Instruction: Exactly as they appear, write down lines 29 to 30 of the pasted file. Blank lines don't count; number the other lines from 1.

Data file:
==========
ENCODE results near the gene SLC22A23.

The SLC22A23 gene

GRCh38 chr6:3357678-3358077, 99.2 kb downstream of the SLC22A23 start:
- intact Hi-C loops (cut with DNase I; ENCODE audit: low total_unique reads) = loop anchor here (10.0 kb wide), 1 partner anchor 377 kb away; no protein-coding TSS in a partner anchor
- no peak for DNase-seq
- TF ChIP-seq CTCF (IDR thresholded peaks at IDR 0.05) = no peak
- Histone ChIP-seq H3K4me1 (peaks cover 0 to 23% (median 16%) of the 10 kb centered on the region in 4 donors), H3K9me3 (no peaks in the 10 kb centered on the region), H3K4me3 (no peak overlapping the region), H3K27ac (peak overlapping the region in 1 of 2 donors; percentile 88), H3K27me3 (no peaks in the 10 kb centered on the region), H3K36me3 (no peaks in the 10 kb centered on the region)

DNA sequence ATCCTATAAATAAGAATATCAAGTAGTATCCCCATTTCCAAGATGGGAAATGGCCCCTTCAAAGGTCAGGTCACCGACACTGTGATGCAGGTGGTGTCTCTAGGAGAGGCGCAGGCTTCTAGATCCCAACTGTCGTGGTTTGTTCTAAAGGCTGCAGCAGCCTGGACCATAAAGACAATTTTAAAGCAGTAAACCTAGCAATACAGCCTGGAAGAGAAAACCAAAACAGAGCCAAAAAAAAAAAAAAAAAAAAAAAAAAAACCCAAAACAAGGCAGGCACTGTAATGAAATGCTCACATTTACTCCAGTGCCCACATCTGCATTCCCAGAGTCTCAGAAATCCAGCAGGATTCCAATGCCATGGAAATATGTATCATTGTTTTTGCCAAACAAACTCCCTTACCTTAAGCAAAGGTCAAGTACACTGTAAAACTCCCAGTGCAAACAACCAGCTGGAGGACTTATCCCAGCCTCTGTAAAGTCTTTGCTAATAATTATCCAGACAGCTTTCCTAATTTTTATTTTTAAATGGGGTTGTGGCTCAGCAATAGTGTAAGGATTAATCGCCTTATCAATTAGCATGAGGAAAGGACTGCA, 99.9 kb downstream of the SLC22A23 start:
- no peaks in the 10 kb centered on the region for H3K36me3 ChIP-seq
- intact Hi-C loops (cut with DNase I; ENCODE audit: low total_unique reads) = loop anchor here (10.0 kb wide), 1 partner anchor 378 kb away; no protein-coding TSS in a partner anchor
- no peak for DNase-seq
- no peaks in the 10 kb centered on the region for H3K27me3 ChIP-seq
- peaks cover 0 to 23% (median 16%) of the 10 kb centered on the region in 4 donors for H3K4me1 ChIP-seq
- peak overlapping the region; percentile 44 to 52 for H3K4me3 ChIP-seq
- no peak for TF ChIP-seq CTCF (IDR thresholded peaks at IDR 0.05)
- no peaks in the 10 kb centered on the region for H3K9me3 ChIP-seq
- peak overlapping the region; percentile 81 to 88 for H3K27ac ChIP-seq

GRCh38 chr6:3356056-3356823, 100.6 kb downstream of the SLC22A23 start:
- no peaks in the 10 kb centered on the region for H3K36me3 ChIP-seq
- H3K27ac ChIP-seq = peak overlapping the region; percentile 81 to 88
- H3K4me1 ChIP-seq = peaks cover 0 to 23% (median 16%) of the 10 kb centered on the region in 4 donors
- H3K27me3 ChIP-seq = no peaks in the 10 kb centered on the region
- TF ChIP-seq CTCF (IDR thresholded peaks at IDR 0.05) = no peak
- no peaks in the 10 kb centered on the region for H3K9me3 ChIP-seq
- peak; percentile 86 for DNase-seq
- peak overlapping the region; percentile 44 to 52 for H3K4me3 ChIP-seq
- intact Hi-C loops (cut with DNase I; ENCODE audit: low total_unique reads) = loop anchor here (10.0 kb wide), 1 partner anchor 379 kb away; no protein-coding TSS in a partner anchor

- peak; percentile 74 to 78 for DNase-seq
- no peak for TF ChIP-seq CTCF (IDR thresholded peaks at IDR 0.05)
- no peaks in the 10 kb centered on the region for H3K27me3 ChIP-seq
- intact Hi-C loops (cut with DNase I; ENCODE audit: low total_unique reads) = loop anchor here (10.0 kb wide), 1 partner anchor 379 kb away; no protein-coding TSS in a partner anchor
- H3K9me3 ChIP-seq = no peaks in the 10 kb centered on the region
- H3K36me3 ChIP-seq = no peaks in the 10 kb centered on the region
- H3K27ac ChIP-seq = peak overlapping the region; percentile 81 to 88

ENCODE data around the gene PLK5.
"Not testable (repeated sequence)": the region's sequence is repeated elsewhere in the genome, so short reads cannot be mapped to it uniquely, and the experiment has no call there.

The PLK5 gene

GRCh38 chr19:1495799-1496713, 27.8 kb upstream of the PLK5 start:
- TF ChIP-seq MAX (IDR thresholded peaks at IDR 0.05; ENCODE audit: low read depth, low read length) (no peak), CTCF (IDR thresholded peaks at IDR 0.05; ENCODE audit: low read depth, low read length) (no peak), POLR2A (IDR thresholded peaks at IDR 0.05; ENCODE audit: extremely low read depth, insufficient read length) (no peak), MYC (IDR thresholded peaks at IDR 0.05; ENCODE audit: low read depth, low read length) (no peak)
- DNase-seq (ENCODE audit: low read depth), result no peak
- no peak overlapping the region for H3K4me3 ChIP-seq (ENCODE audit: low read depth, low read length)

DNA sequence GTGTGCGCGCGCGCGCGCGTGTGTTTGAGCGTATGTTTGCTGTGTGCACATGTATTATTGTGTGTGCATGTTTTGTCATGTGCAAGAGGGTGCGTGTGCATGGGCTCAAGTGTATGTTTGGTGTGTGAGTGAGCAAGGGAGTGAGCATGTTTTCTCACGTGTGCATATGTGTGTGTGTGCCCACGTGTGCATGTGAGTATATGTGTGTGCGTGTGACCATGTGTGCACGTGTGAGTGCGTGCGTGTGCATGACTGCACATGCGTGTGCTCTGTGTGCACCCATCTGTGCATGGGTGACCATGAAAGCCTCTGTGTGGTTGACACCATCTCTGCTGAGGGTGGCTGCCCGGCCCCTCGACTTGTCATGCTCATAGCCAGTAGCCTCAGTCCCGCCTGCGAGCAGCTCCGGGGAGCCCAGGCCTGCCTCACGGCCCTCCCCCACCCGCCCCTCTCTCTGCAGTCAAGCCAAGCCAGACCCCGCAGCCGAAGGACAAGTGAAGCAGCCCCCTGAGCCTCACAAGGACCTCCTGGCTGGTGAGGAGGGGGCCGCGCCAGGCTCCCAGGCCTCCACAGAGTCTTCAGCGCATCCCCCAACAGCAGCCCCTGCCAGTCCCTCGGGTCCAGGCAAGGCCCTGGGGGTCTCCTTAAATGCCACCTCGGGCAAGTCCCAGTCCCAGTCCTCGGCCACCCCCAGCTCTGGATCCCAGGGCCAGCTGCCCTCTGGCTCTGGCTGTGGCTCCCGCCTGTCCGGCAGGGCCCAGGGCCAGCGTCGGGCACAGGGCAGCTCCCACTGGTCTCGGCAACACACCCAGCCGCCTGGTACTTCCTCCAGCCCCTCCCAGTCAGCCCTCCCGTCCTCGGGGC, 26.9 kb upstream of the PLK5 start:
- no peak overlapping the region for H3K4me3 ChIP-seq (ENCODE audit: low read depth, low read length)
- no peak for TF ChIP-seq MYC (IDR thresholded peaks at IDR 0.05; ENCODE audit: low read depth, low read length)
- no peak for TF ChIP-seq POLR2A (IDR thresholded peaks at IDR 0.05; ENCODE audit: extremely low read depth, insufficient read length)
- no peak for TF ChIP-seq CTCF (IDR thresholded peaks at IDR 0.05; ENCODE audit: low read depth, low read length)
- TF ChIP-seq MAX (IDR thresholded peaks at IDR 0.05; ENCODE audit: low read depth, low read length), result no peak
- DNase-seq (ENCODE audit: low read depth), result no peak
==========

- no peak for TF ChIP-seq CTCF (IDR thresholded peaks at IDR 0.05)
- no peaks in the 10 kb centered on the region for H3K27me3 ChIP-seq